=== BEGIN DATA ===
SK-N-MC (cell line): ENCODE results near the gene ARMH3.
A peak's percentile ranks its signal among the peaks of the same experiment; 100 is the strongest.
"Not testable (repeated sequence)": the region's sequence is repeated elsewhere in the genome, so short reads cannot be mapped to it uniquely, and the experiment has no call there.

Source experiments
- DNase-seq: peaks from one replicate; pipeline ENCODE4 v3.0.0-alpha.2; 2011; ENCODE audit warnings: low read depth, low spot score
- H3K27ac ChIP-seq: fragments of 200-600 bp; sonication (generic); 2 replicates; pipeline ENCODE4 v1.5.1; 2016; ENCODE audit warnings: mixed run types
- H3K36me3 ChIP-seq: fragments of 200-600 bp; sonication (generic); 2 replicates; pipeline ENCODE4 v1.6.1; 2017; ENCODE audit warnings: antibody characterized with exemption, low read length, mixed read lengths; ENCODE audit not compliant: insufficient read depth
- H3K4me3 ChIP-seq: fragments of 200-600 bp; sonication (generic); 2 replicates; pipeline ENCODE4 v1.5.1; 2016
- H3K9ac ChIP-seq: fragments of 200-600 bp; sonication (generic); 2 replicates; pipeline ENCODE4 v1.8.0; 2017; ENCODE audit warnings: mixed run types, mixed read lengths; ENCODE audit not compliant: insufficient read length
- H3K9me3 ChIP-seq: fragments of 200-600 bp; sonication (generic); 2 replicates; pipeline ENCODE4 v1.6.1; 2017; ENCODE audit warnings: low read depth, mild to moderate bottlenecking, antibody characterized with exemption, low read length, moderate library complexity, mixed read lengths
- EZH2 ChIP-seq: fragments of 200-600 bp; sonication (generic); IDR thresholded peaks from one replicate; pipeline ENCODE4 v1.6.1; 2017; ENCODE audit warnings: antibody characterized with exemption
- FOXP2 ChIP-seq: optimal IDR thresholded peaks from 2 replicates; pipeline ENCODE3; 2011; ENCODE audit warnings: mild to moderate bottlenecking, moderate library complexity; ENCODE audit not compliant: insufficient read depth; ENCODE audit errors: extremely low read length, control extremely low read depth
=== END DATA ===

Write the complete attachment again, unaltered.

SK-N-MC (cell line): ENCODE results near the gene ARMH3.
A peak's percentile ranks its signal among the peaks of the same experiment; 100 is the strongest.
"Not testable (repeated sequence)": the region's sequence is repeated elsewhere in the genome, so short reads cannot be mapped to it uniquely, and the experiment has no call there.

Source experiments
- DNase-seq: peaks from one replicate; pipeline ENCODE4 v3.0.0-alpha.2; 2011; ENCODE audit warnings: low read depth, low spot score
- H3K27ac ChIP-seq: fragments of 200-600 bp; sonication (generic); 2 replicates; pipeline ENCODE4 v1.5.1; 2016; ENCODE audit warnings: mixed run types
- H3K36me3 ChIP-seq: fragments of 200-600 bp; sonication (generic); 2 replicates; pipeline ENCODE4 v1.6.1; 2017; ENCODE audit warnings: antibody characterized with exemption, low read length, mixed read lengths; ENCODE audit not compliant: insufficient read depth
- H3K4me3 ChIP-seq: fragments of 200-600 bp; sonication (generic); 2 replicates; pipeline ENCODE4 v1.5.1; 2016
- H3K9ac ChIP-seq: fragments of 200-600 bp; sonication (generic); 2 replicates; pipeline ENCODE4 v1.8.0; 2017; ENCODE audit warnings: mixed run types, mixed read lengths; ENCODE audit not compliant: insufficient read length
- H3K9me3 ChIP-seq: fragments of 200-600 bp; sonication (generic); 2 replicates; pipeline ENCODE4 v1.6.1; 2017; ENCODE audit warnings: low read depth, mild to moderate bottlenecking, antibody characterized with exemption, low read length, moderate library complexity, mixed read lengths
- EZH2 ChIP-seq: fragments of 200-600 bp; sonication (generic); IDR thresholded peaks from one replicate; pipeline ENCODE4 v1.6.1; 2017; ENCODE audit warnings: antibody characterized with exemption
- FOXP2 ChIP-seq: optimal IDR thresholded peaks from 2 replicates; pipeline ENCODE3; 2011; ENCODE audit warnings: mild to moderate bottlenecking, moderate library complexity; ENCODE audit not compliant: insufficient read depth; ENCODE audit errors: extremely low read length, control extremely low read depth